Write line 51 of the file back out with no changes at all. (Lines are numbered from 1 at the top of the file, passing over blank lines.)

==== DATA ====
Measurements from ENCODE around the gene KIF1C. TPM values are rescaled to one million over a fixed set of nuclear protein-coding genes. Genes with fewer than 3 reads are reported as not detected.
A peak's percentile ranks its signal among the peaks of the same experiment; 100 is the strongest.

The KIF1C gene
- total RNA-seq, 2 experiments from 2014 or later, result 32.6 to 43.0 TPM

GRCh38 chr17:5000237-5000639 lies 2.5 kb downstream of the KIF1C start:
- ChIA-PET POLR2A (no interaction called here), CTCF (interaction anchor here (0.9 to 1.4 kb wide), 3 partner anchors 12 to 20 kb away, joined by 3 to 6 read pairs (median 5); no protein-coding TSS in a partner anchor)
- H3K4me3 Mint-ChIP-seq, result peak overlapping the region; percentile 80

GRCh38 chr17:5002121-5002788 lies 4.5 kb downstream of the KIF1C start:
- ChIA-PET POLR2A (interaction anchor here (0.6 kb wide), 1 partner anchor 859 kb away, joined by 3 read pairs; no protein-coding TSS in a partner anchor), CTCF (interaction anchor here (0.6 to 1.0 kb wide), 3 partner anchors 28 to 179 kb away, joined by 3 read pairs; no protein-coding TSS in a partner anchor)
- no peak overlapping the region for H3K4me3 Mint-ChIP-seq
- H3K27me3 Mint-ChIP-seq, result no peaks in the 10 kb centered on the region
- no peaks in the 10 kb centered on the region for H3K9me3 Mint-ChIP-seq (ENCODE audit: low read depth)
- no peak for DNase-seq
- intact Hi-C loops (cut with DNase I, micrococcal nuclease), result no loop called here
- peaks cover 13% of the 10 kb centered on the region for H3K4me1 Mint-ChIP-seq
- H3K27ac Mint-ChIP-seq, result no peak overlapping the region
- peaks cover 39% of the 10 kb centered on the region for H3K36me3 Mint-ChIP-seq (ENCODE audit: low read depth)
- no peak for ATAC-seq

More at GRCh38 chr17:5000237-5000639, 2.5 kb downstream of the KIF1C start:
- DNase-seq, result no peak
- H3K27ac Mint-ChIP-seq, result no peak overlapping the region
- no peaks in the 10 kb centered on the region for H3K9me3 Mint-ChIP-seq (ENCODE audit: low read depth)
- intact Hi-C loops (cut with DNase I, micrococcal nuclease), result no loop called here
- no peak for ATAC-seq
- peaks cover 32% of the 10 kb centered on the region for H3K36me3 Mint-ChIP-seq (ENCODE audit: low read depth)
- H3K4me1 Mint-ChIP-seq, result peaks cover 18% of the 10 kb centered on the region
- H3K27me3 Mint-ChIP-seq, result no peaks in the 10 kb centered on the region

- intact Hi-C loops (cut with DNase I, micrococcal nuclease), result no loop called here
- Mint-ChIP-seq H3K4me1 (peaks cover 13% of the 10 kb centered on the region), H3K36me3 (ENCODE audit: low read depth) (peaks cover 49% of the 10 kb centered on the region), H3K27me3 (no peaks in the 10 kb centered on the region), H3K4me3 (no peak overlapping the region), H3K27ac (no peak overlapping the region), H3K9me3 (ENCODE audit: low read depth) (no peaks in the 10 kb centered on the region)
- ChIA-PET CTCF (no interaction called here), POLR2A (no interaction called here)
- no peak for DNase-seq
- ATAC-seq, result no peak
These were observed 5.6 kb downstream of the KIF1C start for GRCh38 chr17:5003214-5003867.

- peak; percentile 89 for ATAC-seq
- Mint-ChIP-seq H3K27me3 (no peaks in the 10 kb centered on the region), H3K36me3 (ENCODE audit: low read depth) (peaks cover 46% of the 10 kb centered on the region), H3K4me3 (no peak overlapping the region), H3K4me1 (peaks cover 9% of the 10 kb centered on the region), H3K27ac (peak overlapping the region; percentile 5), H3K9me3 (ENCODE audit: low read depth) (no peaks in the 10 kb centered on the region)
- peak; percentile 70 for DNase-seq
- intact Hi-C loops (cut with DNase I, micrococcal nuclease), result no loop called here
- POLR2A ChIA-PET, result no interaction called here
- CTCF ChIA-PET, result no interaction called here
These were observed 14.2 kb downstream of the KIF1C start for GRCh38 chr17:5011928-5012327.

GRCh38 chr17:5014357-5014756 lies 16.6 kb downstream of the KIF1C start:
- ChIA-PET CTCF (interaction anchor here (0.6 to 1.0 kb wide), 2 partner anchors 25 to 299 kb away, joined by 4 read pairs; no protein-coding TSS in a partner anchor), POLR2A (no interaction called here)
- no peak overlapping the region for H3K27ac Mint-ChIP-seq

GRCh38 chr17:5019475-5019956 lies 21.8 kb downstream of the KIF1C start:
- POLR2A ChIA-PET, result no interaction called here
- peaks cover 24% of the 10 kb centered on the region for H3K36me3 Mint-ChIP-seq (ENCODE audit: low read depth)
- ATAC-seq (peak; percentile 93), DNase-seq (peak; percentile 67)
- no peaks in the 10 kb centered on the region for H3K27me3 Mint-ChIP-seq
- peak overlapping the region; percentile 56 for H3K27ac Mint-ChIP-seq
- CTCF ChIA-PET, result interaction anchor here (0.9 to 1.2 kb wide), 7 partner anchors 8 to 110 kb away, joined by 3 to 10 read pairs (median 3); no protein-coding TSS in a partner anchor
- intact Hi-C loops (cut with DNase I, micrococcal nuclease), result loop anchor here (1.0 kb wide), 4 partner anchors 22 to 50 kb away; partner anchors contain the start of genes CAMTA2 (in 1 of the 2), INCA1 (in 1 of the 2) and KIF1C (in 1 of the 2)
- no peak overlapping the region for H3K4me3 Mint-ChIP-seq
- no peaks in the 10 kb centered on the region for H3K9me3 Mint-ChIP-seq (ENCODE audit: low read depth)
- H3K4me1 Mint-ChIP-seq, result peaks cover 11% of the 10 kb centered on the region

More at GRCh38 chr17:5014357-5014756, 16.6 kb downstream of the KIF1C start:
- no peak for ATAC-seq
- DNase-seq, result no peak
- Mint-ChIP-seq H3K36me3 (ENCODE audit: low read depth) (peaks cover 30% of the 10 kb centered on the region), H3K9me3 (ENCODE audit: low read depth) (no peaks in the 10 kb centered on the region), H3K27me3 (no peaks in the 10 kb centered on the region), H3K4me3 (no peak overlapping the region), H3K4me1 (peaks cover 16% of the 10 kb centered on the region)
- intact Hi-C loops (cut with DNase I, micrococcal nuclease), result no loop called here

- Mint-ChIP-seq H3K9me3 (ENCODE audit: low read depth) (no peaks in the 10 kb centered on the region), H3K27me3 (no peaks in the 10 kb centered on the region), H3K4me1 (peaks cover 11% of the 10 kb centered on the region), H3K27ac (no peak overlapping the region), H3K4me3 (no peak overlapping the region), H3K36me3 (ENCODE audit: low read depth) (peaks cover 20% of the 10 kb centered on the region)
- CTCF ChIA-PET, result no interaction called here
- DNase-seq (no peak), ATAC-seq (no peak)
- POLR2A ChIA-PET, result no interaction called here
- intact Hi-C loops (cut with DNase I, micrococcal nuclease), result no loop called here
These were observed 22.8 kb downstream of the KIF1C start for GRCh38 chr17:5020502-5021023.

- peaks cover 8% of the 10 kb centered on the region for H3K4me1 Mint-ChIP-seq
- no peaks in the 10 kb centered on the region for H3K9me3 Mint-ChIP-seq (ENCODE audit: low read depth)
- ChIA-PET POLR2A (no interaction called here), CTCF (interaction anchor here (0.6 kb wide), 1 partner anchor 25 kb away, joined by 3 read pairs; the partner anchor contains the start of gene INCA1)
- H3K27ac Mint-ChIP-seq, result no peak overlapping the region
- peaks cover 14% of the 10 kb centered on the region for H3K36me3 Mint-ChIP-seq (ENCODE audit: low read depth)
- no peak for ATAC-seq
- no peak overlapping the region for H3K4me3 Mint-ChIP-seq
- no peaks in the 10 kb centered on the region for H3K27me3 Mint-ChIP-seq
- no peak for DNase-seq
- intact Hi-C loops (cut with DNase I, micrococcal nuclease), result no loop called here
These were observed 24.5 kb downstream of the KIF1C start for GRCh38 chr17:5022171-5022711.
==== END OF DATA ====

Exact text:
- intact Hi-C loops (cut with DNase I, micrococcal nuclease), result loop anchor here (1.0 kb wide), 4 partner anchors 22 to 50 kb away; partner anchors contain the start of genes CAMTA2 (in 1 of the 2), INCA1 (in 1 of the 2) and KIF1C (in 1 of the 2)